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Truly Human EnhancementA Philosophical Defense of Limits$
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Nicholas Agar

Print publication date: 2014

Print ISBN-13: 9780262026635

Published to MIT Press Scholarship Online: May 2014

DOI: 10.7551/mitpress/9780262026635.001.0001

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Two Ideals of Human Enhancement

Two Ideals of Human Enhancement

Chapter:
(p.17) 2 Two Ideals of Human Enhancement
Source:
Truly Human Enhancement
Author(s):

Nicholas Agar

Publisher:
The MIT Press
DOI:10.7551/mitpress/9780262026635.003.0002

This chapter presents two ideals that compete to direct the enhancement of human beings. According to the objective ideal, an enhancement has prudential value commensurate with the degree to which it objectively enhances a human capacity. Technologies that produce enhancements of greater objective magnitude are, all else equal, more valuable than technologies that produce enhancements of lesser magnitude. The objective ideal is strongly suggested by many of the statements of the members of an intellectual and cultural movement known as transhumanism. According to the anthropocentric ideal, some enhancements of greater objective magnitude are more prudentially valuable than enhancements of lesser magnitude. However, some enhancements of greater magnitude are less valuable than enhancements of lesser magnitude. Such assessments are warranted for enhancements of our capacities to levels significantly beyond human norms. I connect these different ideals of enhancement with Alasdair MacIntyre’s discussion of the internal and external goods of human activities.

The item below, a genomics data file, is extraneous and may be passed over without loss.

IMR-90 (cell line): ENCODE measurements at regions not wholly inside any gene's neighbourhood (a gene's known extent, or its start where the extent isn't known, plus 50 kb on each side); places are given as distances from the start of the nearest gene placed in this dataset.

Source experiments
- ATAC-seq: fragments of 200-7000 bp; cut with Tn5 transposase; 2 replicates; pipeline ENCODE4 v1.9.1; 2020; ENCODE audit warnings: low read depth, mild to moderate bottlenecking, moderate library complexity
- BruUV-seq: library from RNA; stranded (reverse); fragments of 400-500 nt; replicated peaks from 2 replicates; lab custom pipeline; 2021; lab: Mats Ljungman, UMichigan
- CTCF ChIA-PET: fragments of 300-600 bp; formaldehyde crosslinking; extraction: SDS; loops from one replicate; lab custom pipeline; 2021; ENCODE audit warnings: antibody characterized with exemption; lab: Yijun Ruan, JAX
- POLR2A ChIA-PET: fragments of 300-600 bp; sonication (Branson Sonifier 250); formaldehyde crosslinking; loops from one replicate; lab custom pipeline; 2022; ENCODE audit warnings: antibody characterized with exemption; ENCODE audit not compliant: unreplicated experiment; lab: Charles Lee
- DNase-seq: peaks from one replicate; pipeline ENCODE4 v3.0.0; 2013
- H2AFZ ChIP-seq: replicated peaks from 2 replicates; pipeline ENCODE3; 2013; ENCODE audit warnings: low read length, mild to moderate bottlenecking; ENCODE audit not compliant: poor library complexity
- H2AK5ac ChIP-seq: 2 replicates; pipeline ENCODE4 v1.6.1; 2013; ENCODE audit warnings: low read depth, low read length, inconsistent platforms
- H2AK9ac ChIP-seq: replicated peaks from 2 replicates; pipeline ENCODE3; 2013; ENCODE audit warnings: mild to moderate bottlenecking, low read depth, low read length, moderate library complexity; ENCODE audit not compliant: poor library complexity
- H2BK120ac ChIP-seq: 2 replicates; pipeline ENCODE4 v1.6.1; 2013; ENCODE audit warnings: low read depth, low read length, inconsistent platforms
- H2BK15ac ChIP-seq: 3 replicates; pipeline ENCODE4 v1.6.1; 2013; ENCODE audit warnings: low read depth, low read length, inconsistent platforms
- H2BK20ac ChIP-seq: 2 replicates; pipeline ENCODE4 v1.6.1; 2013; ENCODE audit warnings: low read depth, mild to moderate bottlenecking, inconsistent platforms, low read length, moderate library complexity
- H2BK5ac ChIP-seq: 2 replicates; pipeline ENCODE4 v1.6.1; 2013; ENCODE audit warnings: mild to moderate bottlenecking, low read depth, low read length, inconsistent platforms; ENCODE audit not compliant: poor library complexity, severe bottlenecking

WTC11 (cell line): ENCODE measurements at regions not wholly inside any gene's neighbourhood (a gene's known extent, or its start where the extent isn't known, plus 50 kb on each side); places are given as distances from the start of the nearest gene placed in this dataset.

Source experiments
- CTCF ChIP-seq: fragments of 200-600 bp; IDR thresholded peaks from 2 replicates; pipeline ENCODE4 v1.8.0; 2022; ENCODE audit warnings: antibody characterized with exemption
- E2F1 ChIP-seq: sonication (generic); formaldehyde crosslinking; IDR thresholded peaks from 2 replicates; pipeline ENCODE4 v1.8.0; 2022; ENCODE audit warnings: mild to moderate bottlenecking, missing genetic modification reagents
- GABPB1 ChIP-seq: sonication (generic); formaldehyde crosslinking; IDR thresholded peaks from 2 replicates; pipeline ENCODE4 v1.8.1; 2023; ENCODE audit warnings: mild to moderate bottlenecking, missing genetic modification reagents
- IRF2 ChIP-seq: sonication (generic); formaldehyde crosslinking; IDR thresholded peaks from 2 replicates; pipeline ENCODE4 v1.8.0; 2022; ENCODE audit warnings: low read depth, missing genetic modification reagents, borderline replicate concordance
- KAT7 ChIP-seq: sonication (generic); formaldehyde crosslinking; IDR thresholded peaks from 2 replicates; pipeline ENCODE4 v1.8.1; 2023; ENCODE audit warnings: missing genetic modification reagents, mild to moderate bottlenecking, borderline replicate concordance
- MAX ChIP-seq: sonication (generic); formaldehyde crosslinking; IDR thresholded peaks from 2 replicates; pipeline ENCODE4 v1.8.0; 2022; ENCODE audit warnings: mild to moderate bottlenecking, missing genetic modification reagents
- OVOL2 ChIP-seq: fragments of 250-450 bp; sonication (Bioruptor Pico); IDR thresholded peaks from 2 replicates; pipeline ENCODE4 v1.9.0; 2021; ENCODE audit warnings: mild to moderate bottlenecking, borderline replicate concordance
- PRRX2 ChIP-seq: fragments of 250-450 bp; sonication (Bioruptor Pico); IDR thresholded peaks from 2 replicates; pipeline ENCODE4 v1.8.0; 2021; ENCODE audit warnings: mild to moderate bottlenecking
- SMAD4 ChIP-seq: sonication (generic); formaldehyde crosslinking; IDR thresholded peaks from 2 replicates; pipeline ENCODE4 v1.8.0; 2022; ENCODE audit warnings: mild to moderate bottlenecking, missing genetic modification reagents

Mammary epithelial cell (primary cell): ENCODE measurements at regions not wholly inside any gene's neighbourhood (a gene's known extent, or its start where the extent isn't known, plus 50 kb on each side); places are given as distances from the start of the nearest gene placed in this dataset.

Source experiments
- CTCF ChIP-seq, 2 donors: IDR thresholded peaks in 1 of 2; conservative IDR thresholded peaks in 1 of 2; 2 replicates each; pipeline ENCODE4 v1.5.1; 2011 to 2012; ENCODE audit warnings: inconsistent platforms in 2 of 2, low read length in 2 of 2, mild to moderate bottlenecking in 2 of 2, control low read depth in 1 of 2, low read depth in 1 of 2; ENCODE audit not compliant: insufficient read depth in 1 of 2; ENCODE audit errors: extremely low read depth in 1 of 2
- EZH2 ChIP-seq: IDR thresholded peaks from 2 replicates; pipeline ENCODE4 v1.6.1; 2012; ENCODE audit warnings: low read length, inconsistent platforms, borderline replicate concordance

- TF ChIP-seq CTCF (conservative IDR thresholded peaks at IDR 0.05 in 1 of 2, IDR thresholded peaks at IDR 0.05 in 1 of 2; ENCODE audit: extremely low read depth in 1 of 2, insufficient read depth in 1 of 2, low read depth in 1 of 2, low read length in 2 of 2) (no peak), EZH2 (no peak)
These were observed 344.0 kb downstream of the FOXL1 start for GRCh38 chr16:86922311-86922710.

Keywords:   Objective ideal of enhancement, Anthropocentric ideal of enhancement, External goods, Internal goods

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